Memories of Mongollon Rim Fly Fishing

Taking some time recently to get back out into nature with my 8 foot four weight and Wolly Bugger lure, I found myself in the much welcome peace and quiet. Getting away and having the headspace to think amidst the madness back in the city is something I’d been longing for. Thanks to an article I read online at Shaggy Outdoors recently, I got off my backside and hit the road.

My preferred destination lately has been the Mongollon Rim, a place with fond memories, particularly the norther tributary of Willow Springs Lake.

The Mongollon Rim has to be the most awe inspiring escapement in the Colorado Plateau in my opinion. But maybe I’m a little biased.

My Grandfather would bring me here as a young boy on weekend camping and fishing trips. Memories of Mongollon Rim fly fishing for me are best summed up for me as watching him artfully cast as his lure. It would hit the water causing it to ripple and shimmer in the sunlight.

There’s something about fly fishing in Arizona, particularly this part of the 48th State that is like nowhere else for me. Maybe it’s the quite excitement that this particular area offers with the hidden gems you’ll find behind a curtain of Ponderosa Pines, or in a little known chasm tucked away somewhere.

Either way, it’s my preferred place to be. While my friends would rather head more to the west, out to Fossil Creek, that’s not where my heart sings. Give me Willow Springs.

Memories of Mongollon Rim Fly Fishing

I can remember hiking through Willow Springs Canyon with my Grandfather when I was about 5 years old.

At that age I really wanted to be back home playing with my friends, but he had insisted that I join him on a number of camping weekends.

After his wife of some 50 years had passed away, I noticed that this became a frequent thing. More frequent than before. He was looking for company, and I turned out to be his number one Grandson.

As an old Scottish man, Poppin (that’s what I called him) had a thick accent that went perfectly with his silver hair which curled out from under his cap. He taught me how to tie a line, the one I struggled with the most was a nail knot using a match stick. He had a thing about leaving a piece of the match stick in the knot, which I never understood.

He tried really hard to instill a love for the outdoors in me as a child, Bus as I mentioned, I wanted to be out playing with my friends at that age. I hadn’t developed the appreciation for what he was sharing with me. That was something that came in my later teens. Maybe the seed had been planted way back then.

Rainbow Trout Fly Fishing as a Child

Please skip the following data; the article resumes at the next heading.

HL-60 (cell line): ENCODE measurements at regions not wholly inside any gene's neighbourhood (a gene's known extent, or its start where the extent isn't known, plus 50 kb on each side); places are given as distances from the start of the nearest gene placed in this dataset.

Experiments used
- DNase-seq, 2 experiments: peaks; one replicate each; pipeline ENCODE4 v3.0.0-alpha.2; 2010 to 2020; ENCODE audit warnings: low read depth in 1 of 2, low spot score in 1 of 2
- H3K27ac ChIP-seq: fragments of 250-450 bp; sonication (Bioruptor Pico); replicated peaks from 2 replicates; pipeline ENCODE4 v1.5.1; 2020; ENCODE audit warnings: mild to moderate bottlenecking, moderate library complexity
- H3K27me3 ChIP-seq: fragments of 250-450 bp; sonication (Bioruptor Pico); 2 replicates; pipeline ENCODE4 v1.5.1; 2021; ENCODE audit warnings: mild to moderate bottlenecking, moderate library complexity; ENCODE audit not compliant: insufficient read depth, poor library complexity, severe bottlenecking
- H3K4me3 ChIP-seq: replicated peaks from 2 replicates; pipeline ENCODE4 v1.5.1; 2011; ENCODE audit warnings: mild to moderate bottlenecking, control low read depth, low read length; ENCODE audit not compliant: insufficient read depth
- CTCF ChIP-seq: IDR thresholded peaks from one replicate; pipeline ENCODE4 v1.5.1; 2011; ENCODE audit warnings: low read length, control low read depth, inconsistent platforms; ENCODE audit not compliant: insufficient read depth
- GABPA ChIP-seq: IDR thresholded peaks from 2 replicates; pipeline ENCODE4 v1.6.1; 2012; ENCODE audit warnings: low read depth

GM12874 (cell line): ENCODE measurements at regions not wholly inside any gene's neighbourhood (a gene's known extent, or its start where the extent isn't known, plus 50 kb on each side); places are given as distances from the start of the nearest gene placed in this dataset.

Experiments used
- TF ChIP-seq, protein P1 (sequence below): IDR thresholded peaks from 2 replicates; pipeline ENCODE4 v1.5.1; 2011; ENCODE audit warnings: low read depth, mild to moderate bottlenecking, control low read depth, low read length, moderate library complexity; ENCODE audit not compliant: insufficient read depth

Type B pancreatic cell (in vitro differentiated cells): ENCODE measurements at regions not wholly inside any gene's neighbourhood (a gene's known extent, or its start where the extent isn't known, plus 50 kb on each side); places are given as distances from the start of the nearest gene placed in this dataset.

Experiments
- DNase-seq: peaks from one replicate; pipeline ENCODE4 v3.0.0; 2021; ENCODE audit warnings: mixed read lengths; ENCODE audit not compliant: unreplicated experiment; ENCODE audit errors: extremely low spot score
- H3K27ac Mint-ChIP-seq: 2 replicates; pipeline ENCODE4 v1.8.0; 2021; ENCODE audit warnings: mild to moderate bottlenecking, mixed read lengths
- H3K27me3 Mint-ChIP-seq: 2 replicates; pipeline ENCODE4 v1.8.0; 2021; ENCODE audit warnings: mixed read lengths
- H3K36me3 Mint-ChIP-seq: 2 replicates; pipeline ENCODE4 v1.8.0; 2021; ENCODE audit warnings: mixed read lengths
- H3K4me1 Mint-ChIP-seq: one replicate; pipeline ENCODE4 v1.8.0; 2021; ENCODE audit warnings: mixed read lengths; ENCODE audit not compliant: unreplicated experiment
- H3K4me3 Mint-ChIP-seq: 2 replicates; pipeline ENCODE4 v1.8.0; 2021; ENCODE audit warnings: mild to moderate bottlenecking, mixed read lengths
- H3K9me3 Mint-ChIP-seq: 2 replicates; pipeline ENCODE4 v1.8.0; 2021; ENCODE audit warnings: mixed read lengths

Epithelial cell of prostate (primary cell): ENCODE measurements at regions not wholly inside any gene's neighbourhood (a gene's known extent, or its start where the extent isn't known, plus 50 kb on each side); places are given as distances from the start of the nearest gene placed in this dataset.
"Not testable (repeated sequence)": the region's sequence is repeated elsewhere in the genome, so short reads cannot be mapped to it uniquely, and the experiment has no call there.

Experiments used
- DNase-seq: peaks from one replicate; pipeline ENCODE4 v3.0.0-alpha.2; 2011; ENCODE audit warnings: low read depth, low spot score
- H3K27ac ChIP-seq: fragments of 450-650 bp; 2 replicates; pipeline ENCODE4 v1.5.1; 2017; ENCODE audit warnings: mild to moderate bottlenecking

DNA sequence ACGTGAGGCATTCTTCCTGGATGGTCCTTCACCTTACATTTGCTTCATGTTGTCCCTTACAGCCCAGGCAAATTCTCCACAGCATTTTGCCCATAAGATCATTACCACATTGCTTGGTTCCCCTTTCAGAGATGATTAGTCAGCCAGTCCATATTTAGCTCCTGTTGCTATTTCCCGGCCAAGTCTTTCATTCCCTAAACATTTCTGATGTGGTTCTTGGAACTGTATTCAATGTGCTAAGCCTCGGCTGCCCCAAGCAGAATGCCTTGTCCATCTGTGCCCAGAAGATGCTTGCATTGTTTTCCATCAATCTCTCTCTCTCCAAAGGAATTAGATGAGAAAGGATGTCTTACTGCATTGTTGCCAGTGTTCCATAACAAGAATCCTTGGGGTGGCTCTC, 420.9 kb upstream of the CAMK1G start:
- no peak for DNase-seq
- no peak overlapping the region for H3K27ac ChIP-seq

While making my way up towards Chevelon Creek where I planned to double back down to the west and follow the riverbed towards Woods Canyon Lake, I stopped at a few deeper looking hole and tried my luck.

Things got better after about the eleventh bend on a straight stretch, which is just before a place my Grandfather called The Horseshoe. He said it was because of the shape of the riverbed, as it cut into the landscape thousands of years ago.

There are a couple of deeper holes here that are protected from the heat of the day by some generous shade. This is certainly the type of waters that trout enjoy. Cool and clear. In some places you can see down in the stillness right to the bottom.

Fly fishing for Rainbow Trout and Brown Trout in this area has always been something that I love. And it takes the right kind of lure to do the job in my experience.

I can recall as a child copying my Grandfather, with obviously much less skill, and whipping the water with my little rod and lure. I picked a dark looking hole and went to work. My Grandfather, a skilled fly fisher, made sure I was not going to be in his way, or make too much noise and scare the fish away.

Whipping away in my little pool, largely out of 5 year old boredom, I shrieked when I puled out a tiny Rainbow Trout that I had hooked through the side. Quick to respond, and a mindful Fisherman, my Grandfather carefully extracted the hook and let the fish go. He’s always made sure that when the fish were under size that he released them. “We’ll meet that one again next season” he’d say.

Float Tube Fly Fishing

The lakes in the Mongollon Rim are fished regularly and stocked quite frequently too. There have been some challenges over recent years due to track conditions and other obstacles that have seen restocking efforts delayed. With that in mind, it is ever more important that you make sure you stick to the areas as designated by the Arizona Game and Fish Department (AZGFD).

Hopping into a float tube or a kayak is another way that I’ve found I get both some quality ‘me time’ and generally good catches. Bear Canyon Lake is particularly good for this. On a still day the water can be a smooth as glass which makes the casting experience even more meditative. Listening to the line feed out as the lure whisks through the wind and off out into the distance here is worth the 16 mile drive from Willow Springs Lake.

After all, having come this far from Glendale, why wouldn’t you want to take it all in?

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